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GRF (human) Acetate

GHRH; growth hormone releasing hormone
83930-13-6 (net)
H-Tyr-Ala-Asp-Ala-Ile-Phe-Thr-Asn-Ser-Tyr-Arg-Lys-Val-Leu-Gly-Gln-Leu-Ser-Ala-Arg-Lys-Leu-Leu-Gln-Asp-Ile-Met-Ser-Arg-Gln-Gln-Gly-Glu-Ser-Asn-Gln-Glu-Arg-Gly-Ala-Arg-Ala-Arg-Leu-NH2 acetate salt
Molecular Formula
Long-term Storage Conditions
Growth hormone releasing factor (GRF) is a hypothalamic hormone which regulates the synthesis and secretion of growth hormone from the anterior pituitary.
GHRH is a releasing hormone of growth hormone (GH). It is a 44-amino acid peptide hormone produced in the arcuate nucleus of the hypothalamus. GHRH is released from neurosecretory nerve terminals of these arcuate neurons, and is carried by the hypothalamo-hypophyseal portal system to the anterior pituitary gland, where it stimulates growth hormone (GH) secretion by stimulating the growth hormone-releasing hormone receptor. GHRH is released in a pulsatile manner, stimulating similar pulsatile release of GH.
Areas of Interest
Hormonal therapy

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GRF (human) Acetate is the acetate salt of an amidated synthetic 29-amino acid peptide (GRF(1–29)NH2) that corresponds to the amino-terminal segment of the naturally occurring human growth hormone-releasing hormone consisting of 44 amino acid residues.

Growth hormone (GH) secretion declines with aging, and parallels between normal aging and the signs and symptoms of adult GH deficiency have led to interest in the potential utility of replacing or stimulating GH to promote physical and psychological function and to prolong the capacity for independent living in older adults. The aging pituitary remains responsive to GH-releasing hormone (GHRH) and to ghrelin-mimetic GH secretagogues (GHS), and these agents have both theoretical and practical potential advantages as alternatives to the use of GH itself in this setting. Studies of the long duration and large scale needed to test the efficacy of GHRH or GHS on clinically important endpoints cannot be designed or conducted without first obtaining promising results in studies of smaller size focused on manageable intermediate endpoints, and all studies published to date have been of this latter type. GHRH and GHS both stimulate GH secretion, and, when given repeatedly, elevate IGF-I levels to within younger adult normal ranges. When GHRH treatment is continued for several months, these hormonal changes yield an increase in lean body (muscle) mass. GHRH, like GH, reduces body fat, but similar effects have not yet been shown with GHS. GHRH treatment has not yielded consistent improvements in physical function, although it may have a stabilizing effect. Chronic treatment with a short-acting GHRH did not improve sleep, possibly due to lack of sustained activity throughout the night. Compared to placebo, GHRH treatment improved certain tests of cognitive performance. These results, while encouraging, do not yet support the routine use of GHRH or GHS in normal aging.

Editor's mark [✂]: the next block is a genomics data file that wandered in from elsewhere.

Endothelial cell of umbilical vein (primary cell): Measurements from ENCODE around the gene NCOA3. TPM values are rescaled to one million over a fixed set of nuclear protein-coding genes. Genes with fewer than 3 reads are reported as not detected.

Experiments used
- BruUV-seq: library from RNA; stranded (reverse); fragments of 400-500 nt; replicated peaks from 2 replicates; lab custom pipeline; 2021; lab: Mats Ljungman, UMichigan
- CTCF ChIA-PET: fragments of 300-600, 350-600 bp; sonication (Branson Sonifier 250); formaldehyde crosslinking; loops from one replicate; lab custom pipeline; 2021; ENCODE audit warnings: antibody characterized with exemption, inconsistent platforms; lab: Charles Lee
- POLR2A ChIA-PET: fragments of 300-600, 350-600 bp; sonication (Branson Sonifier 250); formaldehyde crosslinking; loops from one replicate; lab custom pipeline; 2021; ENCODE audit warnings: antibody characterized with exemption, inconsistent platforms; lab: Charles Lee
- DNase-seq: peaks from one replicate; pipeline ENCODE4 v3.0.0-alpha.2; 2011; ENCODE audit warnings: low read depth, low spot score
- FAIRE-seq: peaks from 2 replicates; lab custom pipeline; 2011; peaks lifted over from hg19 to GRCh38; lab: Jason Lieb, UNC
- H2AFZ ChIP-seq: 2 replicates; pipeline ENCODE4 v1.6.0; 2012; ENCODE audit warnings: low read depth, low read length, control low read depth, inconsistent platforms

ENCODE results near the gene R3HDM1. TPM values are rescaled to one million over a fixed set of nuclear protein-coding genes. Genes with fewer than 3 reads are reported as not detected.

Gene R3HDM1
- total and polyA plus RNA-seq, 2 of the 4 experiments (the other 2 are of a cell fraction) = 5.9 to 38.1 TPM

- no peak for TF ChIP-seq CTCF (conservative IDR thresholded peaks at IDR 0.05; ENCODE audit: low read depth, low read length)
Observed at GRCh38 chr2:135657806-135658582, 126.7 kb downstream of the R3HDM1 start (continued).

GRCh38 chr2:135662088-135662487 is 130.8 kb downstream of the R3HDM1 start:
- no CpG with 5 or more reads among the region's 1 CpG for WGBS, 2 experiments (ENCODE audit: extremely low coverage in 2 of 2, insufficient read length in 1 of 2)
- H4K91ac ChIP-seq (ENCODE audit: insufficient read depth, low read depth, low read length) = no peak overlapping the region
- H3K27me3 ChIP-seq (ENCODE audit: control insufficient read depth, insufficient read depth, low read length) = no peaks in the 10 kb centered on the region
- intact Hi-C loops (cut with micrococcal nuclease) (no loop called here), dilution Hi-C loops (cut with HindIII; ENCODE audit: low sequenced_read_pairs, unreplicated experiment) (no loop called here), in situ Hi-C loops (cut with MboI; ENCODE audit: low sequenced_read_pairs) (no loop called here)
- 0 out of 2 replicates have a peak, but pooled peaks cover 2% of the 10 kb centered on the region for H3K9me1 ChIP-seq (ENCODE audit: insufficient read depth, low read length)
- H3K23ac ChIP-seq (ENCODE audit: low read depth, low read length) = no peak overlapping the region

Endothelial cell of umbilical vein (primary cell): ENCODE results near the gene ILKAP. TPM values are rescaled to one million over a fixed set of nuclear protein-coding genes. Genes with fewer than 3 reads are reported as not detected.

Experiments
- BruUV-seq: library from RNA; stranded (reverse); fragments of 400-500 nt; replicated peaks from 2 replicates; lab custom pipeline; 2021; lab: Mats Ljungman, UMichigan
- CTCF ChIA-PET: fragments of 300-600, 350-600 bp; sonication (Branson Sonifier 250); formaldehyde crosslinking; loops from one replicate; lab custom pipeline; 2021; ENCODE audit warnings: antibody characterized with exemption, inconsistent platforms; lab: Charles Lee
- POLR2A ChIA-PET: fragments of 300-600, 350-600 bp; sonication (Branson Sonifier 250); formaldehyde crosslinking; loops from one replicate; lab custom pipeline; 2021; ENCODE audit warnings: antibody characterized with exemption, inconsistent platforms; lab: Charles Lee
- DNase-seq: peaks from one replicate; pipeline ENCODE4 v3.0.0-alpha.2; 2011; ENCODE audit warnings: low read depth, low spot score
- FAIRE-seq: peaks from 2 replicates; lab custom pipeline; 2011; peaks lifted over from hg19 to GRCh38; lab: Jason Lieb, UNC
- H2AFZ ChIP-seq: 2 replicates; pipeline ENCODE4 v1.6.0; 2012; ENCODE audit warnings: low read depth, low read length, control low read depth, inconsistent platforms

Merriam, G. R., Schwartz, R. S., & Vitiello, M. V. (2003). Growth hormone-releasing hormone and growth hormone secretagogues in normal aging. Endocrine, 22(1), 41-48.

Growth hormone (GH)-releasing hormone (GHRH) is produced by the hypothalamus and stimulates GH synthesis and release in the anterior pituitary gland. In addition to its endocrine role, GHRH exerts a wide range of extrapituitary effects which include stimulation of cell proliferation, survival and differentiation, and inhibition of apoptosis. Accordingly, expression of GHRH, as well as the receptor GHRH-R and its splice variants, has been demonstrated in different peripheral tissues and cell types. Among the direct peripheral activities, GHRH regulates pancreatic islet and β-cell survival and function and endometrial cell proliferation, promotes cardioprotection and wound healing, influences the immune and reproductive systems, reduces inflammation, indirectly increases lifespan and adiposity and acts on skeletal muscle cells to inhibit cell death and atrophy. Therefore, it is becoming increasingly clear that GHRH exerts important extrapituitary functions, suggesting potential therapeutic use of the peptide and its analogs in a wide range of medical settings.

Granata, R. (2016). Peripheral activities of growth hormone-releasing hormone. Journal of endocrinological investigation, 39(7), 721-727.

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